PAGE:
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Dynamic Partials #96

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amaclean opened this issue Feb 10, 2016 · 6 comments
Closed

Dynamic Partials #96

amaclean opened this issue Feb 10, 2016 · 6 comments

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@amaclean
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@amaclean amaclean commented Feb 10, 2016

Hey Rex, I'd like to have a go at adding support for dynamic partials but I wanted to get your take on it first. Despite the existing support for subexpressions I have a feeling that may be a relatively invasive change. Do you have a preferred approach to take?

@rexm
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@rexm rexm commented Feb 10, 2016

Haven't used this feature. Does it pass any arguments to the function?

@amaclean
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@amaclean amaclean commented Feb 11, 2016

Yeah, it seems to support the same functionality as subexpressions passed to helpers. Only in this case it replaces the partial name and the string returned is used to find the partial instead.

I'm guessing I'd need to change the way the partial token is parsed so that it can convert the subexpression and its arguments, before continuing to grab any arguments for the partial as normal.

This would need to be stored in the partialexpression somewhere, could change the type of the name property to an expression if that could also still represent a string somehow. Handlebars js does if this way and has an isDynamic property to determine how it's handled in invokePartial. Obviously that's easier for a loosely typed language so it may need to be done differently here.

Then it would be a case of adding a visit method for partial expressions in the appropriate places (HelperFunctionBinder and SubExpressionVisitor at a guess).

I haven't thought about how to get the string returned from the helper to the InvokePartial method for the partial name parameter yet.

Let me know if that makes sense or if I'm just rambling!

@rexm
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@rexm rexm commented Feb 11, 2016

Most of that doesn't actually sound too bad... Modifying the Partial to be able to have a child Expression property which is accumulated the same way any other expression would be sounds like a minor change. We already have cases where words are resolved down to ConstantExpressions, a simple partial statement could follow that and anything more complex would follow existing SubExpr logic, like you said.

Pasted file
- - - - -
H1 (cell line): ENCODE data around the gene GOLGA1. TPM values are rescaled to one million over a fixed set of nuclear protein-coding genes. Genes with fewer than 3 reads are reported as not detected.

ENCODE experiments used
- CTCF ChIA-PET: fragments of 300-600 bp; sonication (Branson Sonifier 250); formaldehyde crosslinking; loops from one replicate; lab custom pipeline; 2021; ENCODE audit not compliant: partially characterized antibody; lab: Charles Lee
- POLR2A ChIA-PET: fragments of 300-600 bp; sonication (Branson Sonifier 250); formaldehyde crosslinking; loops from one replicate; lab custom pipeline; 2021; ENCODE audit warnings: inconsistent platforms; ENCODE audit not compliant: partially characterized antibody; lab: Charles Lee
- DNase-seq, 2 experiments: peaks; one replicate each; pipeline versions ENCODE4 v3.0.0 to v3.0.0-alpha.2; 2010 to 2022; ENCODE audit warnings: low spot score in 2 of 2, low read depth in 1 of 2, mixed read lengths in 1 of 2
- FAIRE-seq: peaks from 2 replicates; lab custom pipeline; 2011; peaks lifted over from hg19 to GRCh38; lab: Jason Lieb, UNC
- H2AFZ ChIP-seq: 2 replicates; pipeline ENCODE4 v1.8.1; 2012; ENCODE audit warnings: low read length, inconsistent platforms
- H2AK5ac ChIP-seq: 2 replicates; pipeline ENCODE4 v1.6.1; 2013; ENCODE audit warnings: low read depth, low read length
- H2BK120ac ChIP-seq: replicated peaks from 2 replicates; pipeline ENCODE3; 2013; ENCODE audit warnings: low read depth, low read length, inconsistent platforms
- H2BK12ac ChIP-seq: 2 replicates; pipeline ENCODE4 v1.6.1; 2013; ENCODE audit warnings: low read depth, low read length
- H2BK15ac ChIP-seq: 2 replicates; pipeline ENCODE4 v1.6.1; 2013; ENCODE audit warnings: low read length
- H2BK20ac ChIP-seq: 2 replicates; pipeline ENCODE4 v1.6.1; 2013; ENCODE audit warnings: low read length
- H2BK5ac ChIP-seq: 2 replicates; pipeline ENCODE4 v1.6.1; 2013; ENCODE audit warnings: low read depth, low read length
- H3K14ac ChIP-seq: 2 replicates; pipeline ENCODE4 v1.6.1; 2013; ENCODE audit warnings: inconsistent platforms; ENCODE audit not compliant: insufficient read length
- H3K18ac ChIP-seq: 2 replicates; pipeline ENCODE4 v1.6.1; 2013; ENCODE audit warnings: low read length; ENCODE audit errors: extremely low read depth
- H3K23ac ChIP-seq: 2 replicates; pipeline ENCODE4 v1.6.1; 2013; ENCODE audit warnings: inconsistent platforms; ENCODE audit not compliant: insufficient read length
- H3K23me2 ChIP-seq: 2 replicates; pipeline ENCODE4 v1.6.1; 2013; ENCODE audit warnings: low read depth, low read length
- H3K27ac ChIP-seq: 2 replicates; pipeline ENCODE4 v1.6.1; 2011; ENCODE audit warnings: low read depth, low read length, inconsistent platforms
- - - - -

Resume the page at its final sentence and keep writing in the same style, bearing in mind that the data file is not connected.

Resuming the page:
Ultimately the > token would need to represent the partial expression with an input Expression that resolves to a string value. Not bad at all...

And I guess just need to add a member type check for method to the PathBinder, because as I understand it, the function in question is actually on the model, not a registered helper, right?

@amaclean
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@amaclean amaclean commented Feb 19, 2016

So I finally found some time to take a look at this and as you said, the first part was easy enough. I'm now at the point where we have an Expression for the name in the VisitPartialExpression method and if this is ConstantExpression then all is well and everything works normally (all unit tests pass).

What I'm struggling to figure out is when this is a SubExpression how I get it resolved down so that it can be passed to the InvokePartial method. I've experimented with a couple of new Visit methods on the PartialBinder but with no success, I've not quite got my head around how this part hangs together yet. Do you have any suggestions?

Here is what I currently have.

@rexm
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@rexm rexm commented Feb 20, 2016

It seems like you're quite close. I pulled down your latest and added the following test:

[Test]
public void SubExpressionPartial()
{
    string source = "Hello, {{> (partialNameHelper)}}!";
    Handlebars.RegisterHelper("partialNameHelper", (writer, context, args) =>
            {
                writer.Write("partialName");
            });
    using (var reader = new StringReader("world"))
     {
        var partial = Handlebars.Compile(reader);
        Handlebars.RegisterTemplate("partialName", partial);
    }
    var template = Handlebars.Compile(source);
    var data = new {};
    var result = template(data);
    Assert.AreEqual("Hello, world!", result);
}

I made this test pass by changing line 42 of PartialBinder.cs to:
Expression.Convert(pex.PartialName, typeof(string)),

See how this affects your tests.

@amaclean
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@amaclean amaclean commented Feb 20, 2016

Ha, that did the trick, I can't believe it was that simple! I even looked at Expression.Convert() but I was sure there was something else that needed to happen first. Thanks for the help, I'll get a PR ready shortly.

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